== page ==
The most severe rotavirus vaccine side effect is intussusception, a potentially deadly intestinal blockage. Risk estimates range from 1 in 20,000 to 1 in 100,000 infants who get rotavirus vaccines.
How is the rotavirus vaccine given?
Can the vaccine cause rotavirus?
What are common side effects of the rotavirus vaccine?
What are severe side effects of the rotavirus vaccine?
What is intussusception?
What is the risk of intussusception from rotavirus vaccines?
What other side effects have been reported?
Where can I get more information?
- Rotarix® (RV1) — GlaxoSmithKline — Rotavirus Vaccine Live Oral — Indicated for the prevention of rotavirus gastroenteritis caused by G1 and non-G1 types (G3, G4, and G9) when administered as a 2-dose series. The vaccine contains a live rotavirus that is attenuated (weakened).
- RotaTeq® (RV5) — Merck & Co. — Rotavirus Vaccine Live Oral Pentavalent — Rotavirus vaccine indicated for the prevention of rotavirus gastroenteritis G1, G2, G3, G4, and G9 when administered as a three-dose series.
Rotarix is given in a series of two doses orally, with one dose given at age 2 months and the other dose given at age 4 months. Rotarix is approved for use in infants 6-24 weeks old. Each dose is 1-mL and it is given orally with drops in the mouth. The second dose should be given after an interval of at least 4 weeks and before 24 weeks of age.
RotaTeq is given in a series of three doses orally, with one liquid dose given at the ages of 2 months, 4 months, and 6 months. Each dose is 2-mL and it is given orally with drops in the mouth. RotaTeq is approved forinfants between 6 weeks and 32 weeks old. Each subsequent dose is administered at 4- to 10-week intervals. The third dose should not be given after 32 weeks of age.
Yes. Infants who get rotavirus vaccines will shed the virus in their stools for several days or weeks. Caregivers or other children who ingest the virus can become infected with rotavirus. Caregivers must be extra careful to wash their hands after changing diapers to avoid transmission or infection with rotavirus.
There are reports of vaccinated infants developing gastroenteritis, including severe diarrhea and prolonged shedding of rotavirus, when they were given RotaTeq and later identified as having Severe Combined Immunodeficiency Disease (SCID).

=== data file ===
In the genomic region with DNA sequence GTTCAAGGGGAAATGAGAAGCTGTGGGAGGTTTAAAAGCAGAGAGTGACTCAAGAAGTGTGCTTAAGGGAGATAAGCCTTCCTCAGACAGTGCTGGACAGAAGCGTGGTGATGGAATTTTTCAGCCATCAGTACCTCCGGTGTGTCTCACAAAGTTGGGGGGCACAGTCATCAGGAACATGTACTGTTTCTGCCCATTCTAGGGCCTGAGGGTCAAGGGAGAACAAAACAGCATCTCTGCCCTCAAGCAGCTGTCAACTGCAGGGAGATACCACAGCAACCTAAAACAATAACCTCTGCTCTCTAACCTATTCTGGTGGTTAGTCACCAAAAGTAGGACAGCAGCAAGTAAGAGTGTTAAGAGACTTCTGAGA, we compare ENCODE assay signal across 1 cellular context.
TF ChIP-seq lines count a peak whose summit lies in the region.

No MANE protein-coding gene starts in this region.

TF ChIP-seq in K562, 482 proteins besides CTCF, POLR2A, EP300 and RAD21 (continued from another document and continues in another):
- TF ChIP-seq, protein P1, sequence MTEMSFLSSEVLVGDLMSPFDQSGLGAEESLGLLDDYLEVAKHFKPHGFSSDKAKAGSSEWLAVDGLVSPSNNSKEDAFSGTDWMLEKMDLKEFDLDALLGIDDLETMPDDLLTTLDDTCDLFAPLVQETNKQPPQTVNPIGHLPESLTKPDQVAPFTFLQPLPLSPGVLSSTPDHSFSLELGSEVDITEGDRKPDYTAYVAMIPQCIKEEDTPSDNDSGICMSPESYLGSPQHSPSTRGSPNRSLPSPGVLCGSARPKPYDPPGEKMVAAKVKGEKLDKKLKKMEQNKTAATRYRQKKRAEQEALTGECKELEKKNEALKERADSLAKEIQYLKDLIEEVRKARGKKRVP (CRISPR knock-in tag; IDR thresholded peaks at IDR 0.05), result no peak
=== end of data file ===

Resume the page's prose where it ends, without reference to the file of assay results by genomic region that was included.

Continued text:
Administration of Rotarix in infants suffering from acute diarrhea or vomiting should be delayed. Safety and effectiveness in infants with chronic gastrointestinal disorders and immunodeficiencies has not been evaluated.
The following is a list of the most common side effects of RotaTeq observed in clinical trials:
- Ear infection (otitis media)
- Runny nose (nasopharyngitis)
- Sore throat
- Wheezing or coughing
- Throat tightening (bronchospasm)
The following is a list of the most common side effects of Rotarix (at least 5% of patients) that were observed in clinical trials:
- Cough/runny nose
- Loss of appetite
Allergic reactions may be severe and include face or mouth swelling, difficulty breathing, wheezing, hives, and/or skin rash.
Kawasaki disease is a severe side effect that can affect the heart. It causes inflammation of the walls of the blood vessels. The signs include fever, rash, red eyes, red mouth, swollen glands, swollen hands and feet, and death.
Intussusception is one of the most severe rotavirus vaccine side effects. In a post-marketing study of Rotarix, several cases of intussusception were observed within 31 days following the first dose, with a clustering of cases in the first 7 days. Other studies in Mexico, Brazil, and Australia also suggest an increased risk of intussusception within the first 7 days following the second dose.
Intussusception is an intestinal obstruction that occurs when part of the intestines slips inside another part of the intestines, folding up like a telescope, resulting in a blocked small bowel or colon. This prevents the passage of food through the digestive system. The blood-supply is cut off to the folded-up part of the intestine, which can cause tissue damage, necrosis, perforation, or death.
The first sign of intussusception after a rotavirus vaccine may be sudden, loud crying caused by abdominal pain in an otherwise healthy infant. Other frequent symptoms of intussusception include vomiting, stools mixed with blood and mucous, acting very irritable, drawing the knees up to the chest, straining, recovering between bouts of pain, or fatigue and weakness from crying.
There are about 1 to 1.5 cases of intussusception for every 100,000 first doses of the rotavirus vaccine. For the full 2-dose or 3-dose series, risk estimates range from between 1 in 20,000 infants to 1 in 100,000 infants. The highest risk is between 7 and 21 days of the infant’s first or second dose of rotavirus vaccines.
The following side effects have been reported since market introduction of Rotarix or RotaTeq, but it is unknown if they were caused by the rotavirus vaccine:
- Anaphylactic reaction
- Gastroenteritis with vaccine viral shedding in infants with Severe Combined Immunodeficiency Disorder (SCID)
- Hematochezia (bloody stools)
- Idiopathic thrombocytopenic purpura
- Intussusception (including death)
- Kawasaki disease
- Recurrent intussusception (including death)
- Transmission of vaccine virus strains from vaccine recipients to non-vaccinated contacts